Understanding of roles and responsibilities on the vessel is of utmost importance to ensure smooth sailing and safety.
On the Mærsk Mc-Kinney Møller, the Captains are Jes Meinertz and Niels Vestergaard Pedersen, and the Chief Engineers are Per Schilling Nielsen and Niels Peter Svarer.

All of them were present at the naming ceremony in Korea on 14 
June. ”You are among the finest in your fields, and you should be honoured by being selected to take this vessel into service,” said Maersk Line CEO in his speech on that occasion. ”May you always have fair winds and following seas.”

Away from home

Working on a ship is different from a regular nine to five job, the most obvious being the long periods spent away from home. All four testify that the hardest is that you cannot be there for special occasions, good and bad. On the other hand, modern communication has reduced the feeling of solitude significantly. Although bandwidth is limited, crew members these days can use email, Skype or FaceTime to be in regular contact with friends and family back home.

On another level, however, it is a job like any other job, and sometimes you hardly notice that you’re at sea,” says Per. ”We had a trip two years ago where we sailed south of Africa and were at sea for 45 days. I was never bored. There was always something to do.” It’s like any other job,” adds Jes. “There are periods with interesting tasks and periods where it’s more routine.”

Breaking in a new ship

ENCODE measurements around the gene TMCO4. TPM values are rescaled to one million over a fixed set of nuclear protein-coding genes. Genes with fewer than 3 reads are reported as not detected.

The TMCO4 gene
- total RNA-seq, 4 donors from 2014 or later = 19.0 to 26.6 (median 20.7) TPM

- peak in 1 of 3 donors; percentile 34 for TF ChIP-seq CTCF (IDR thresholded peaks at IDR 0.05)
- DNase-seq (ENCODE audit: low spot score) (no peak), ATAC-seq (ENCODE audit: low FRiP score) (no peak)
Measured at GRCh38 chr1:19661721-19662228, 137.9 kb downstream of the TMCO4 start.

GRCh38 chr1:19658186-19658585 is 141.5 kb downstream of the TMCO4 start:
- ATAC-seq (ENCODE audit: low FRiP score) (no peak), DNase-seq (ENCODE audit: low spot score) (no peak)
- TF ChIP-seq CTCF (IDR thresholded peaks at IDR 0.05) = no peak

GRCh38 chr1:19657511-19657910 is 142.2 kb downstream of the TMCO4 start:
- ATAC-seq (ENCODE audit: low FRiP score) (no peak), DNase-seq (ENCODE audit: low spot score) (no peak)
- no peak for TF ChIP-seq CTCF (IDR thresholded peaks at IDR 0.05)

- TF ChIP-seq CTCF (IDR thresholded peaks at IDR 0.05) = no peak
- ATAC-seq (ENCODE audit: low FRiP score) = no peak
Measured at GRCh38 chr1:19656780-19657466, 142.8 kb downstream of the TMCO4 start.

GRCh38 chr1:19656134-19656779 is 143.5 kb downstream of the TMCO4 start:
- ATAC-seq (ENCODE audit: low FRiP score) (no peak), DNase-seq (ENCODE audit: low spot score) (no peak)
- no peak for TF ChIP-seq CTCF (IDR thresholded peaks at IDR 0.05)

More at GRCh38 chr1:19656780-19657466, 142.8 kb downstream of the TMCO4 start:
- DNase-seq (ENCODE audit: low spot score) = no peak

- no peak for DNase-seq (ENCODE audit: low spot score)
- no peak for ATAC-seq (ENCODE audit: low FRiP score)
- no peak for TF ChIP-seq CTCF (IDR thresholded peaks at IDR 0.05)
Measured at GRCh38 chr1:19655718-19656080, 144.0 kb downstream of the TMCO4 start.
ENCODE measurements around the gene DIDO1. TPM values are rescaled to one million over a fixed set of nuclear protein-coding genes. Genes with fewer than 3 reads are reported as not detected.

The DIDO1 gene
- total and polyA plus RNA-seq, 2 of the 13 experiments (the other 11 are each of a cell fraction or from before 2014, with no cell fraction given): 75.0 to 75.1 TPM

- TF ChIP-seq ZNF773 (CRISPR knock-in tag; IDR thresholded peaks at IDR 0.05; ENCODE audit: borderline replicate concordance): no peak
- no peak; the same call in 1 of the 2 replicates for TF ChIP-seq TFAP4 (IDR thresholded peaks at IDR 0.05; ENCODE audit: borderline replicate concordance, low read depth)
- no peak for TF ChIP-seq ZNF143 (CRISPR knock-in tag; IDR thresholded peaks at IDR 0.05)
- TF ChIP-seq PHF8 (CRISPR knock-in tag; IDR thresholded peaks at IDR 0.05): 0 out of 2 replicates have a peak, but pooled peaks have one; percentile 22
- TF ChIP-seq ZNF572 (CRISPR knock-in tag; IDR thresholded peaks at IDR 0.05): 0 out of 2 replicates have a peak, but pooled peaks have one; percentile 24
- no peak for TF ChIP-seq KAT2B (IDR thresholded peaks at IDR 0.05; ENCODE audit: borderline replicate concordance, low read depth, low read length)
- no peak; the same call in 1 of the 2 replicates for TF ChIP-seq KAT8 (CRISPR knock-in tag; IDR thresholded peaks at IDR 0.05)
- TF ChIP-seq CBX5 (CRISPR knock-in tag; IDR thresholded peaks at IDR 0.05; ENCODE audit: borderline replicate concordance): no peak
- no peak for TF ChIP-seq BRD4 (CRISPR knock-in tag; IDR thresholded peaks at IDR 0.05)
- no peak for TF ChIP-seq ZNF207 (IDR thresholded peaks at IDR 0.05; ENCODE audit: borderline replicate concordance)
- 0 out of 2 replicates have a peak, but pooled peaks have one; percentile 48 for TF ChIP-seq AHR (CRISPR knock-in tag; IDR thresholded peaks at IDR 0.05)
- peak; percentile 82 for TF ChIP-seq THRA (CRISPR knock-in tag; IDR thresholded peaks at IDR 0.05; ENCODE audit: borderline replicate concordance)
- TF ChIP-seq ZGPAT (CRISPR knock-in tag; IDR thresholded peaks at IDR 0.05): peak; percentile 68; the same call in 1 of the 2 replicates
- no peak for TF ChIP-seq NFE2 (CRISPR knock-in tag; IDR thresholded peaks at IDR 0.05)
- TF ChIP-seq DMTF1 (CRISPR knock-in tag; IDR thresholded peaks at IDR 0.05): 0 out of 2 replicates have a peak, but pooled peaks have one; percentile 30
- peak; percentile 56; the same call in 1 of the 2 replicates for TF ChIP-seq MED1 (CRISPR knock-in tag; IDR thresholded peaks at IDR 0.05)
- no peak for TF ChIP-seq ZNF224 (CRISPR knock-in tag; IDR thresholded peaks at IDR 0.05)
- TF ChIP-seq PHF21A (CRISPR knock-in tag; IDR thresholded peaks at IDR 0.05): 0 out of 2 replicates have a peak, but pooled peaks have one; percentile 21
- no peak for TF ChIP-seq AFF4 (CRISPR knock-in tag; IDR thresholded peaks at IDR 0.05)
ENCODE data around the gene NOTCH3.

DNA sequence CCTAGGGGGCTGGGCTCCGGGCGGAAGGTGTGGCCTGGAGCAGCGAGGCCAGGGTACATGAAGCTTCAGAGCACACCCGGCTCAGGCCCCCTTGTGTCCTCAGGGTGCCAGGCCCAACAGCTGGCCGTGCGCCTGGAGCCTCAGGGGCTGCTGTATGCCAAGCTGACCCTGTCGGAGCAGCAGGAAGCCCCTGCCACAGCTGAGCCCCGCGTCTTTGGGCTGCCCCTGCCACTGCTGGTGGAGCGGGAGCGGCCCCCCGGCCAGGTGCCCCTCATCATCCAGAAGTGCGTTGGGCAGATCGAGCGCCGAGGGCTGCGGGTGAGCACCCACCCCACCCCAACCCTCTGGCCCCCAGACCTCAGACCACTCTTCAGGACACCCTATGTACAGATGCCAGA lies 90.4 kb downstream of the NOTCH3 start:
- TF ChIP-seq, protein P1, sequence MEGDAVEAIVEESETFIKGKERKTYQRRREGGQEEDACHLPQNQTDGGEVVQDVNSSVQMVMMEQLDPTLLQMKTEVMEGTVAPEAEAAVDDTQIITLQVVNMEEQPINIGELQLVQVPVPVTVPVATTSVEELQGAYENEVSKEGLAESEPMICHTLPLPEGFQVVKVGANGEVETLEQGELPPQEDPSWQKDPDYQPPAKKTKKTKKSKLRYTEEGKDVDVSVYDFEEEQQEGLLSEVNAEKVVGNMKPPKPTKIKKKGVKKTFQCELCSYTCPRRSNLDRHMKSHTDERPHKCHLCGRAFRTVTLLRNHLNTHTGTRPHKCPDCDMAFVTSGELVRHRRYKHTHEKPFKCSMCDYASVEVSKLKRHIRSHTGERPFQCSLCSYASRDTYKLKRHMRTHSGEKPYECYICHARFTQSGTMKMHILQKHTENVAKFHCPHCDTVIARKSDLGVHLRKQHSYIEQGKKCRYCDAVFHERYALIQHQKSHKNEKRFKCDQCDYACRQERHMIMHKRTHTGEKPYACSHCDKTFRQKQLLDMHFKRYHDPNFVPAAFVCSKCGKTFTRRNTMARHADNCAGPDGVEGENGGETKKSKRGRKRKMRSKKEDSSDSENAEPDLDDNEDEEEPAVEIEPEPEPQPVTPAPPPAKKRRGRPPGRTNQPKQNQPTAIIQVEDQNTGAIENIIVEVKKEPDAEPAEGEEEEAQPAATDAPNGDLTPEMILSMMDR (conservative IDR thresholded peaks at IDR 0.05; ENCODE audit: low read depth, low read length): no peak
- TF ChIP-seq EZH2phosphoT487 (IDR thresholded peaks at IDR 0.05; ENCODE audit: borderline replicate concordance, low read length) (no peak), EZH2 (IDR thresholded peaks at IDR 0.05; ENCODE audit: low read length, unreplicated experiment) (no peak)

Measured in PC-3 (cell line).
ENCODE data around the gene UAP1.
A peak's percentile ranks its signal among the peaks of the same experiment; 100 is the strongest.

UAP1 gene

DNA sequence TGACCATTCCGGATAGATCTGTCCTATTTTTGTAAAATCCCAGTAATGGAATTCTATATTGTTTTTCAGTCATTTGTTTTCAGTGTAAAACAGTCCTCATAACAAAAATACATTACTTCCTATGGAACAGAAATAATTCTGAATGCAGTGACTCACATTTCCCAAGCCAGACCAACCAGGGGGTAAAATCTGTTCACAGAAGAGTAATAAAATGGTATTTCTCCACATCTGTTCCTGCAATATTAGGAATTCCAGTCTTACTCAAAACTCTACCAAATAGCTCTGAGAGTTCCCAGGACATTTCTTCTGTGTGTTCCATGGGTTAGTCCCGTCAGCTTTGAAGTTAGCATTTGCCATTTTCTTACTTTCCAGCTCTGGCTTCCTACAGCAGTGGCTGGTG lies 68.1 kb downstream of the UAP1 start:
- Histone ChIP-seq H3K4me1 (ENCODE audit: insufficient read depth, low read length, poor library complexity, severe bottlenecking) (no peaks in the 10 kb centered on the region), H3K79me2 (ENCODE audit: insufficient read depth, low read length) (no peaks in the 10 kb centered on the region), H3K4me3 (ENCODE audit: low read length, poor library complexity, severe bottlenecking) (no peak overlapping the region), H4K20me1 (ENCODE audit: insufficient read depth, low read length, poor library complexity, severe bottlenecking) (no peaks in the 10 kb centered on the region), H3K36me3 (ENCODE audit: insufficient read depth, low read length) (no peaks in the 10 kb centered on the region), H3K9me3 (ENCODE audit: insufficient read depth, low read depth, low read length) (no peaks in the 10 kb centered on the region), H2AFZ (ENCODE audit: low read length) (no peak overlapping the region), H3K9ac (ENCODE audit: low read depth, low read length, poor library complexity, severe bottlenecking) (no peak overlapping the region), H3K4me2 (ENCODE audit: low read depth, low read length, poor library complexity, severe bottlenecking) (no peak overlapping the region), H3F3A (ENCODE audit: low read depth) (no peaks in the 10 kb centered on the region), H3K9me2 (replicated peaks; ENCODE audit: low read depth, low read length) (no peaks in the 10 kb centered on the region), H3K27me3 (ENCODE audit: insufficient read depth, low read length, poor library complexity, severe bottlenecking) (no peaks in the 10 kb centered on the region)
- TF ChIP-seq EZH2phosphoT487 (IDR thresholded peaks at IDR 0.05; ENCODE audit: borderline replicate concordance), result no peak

Taking a new ship to sea, however, is not routine. There are many surprises and things to get used to. The crew is involved in the sea trials, but will also use the first voyages to really get the hang of how the ship performs.

The Triple-E is designed for slow speeds and energy performance. But this doesn’t make it less interesting, insists Niels Peter.  “It is a huge satisfaction,” he says“ when you know the enormous costs involved which are pumped through the system, if you can cut a few percent off that” Niels adds that the Triple-E is quite different from previous vessels with its added weight and more box-like hull shape. “It will take some getting used to, and the captain will need to be aware of the capabilities of the vessel,” continues Niels.

They are fully confident, however, that sailing the Mærsk Mc-Kinney Møller will indeed be a special experience. The maiden voyage begins today. The crew is ready for the attention the vessel will receive in ports along the way, creating history with the latest record-breaking member of Maersk Line’s fleet.

Maiden voyage of "Maersk Mc-Kinney Moller"

(From left to right) Chief Engineer Niels Peter Svarer, Chief Engineer Per Schilling Nielsen, Peder Uggla, Ane Maersk Mc-Kinney Uggla, Captain Jes Meinertz and Captain Niels Vestergaard Pedersen

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How Ships are Classed

 How Ships are Classed

The world fleet of today includes various types/sizes of ships which are engaged in international trade. The design of these ships were not built according to the good wishes of the ship owner or the shipbuilding industry. Each ship is now built strictly in accordance with the standard guidelines, rules & regulation set by the internationally accepted organizations named as “Classification Societies”. These Societies approve drawing and design of the ship and closely supervise the construction of the ship, until and unless she is finally ready for commercial voyage. 

Ships designed and built in accordance with the standard rules & regulation of Classification Society, are given a Class Certificate and entered into the Register of the Society. The Certificate is issued for a particular period of time and needs to be renewed on the expiry of it’s validity. Ship can be engaged in the trade without any problem, so long Class status is found alright through survey.